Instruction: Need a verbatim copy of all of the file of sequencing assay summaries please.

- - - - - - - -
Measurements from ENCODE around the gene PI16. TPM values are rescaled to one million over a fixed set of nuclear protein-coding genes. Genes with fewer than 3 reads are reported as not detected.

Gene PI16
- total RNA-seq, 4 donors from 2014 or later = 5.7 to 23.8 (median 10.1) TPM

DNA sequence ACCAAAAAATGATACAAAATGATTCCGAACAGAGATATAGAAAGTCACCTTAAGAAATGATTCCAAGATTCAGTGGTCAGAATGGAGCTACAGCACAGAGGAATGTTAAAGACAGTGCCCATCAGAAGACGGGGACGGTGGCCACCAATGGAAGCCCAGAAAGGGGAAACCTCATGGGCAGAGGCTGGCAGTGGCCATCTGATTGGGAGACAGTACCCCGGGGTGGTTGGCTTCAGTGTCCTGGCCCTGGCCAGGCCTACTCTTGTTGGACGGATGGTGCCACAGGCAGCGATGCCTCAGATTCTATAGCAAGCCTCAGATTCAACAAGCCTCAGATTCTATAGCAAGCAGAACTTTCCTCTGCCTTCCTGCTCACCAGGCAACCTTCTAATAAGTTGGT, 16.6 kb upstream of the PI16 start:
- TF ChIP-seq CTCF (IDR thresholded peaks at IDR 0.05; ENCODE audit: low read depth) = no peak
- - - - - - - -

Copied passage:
Measurements from ENCODE around the gene PI16. TPM values are rescaled to one million over a fixed set of nuclear protein-coding genes. Genes with fewer than 3 reads are reported as not detected.

Gene PI16
- total RNA-seq, 4 donors from 2014 or later = 5.7 to 23.8 (median 10.1) TPM

DNA sequence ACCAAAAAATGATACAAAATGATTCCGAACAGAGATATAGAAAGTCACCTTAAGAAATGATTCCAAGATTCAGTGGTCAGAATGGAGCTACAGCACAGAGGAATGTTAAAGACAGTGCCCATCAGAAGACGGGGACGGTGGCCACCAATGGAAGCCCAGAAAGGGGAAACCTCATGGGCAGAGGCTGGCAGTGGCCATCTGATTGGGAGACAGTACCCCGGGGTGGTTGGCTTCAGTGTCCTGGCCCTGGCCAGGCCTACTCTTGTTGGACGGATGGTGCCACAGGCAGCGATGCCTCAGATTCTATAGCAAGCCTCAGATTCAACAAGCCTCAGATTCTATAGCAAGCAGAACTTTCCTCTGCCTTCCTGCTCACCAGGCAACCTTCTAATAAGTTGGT, 16.6 kb upstream of the PI16 start:
- TF ChIP-seq CTCF (IDR thresholded peaks at IDR 0.05; ENCODE audit: low read depth) = no peak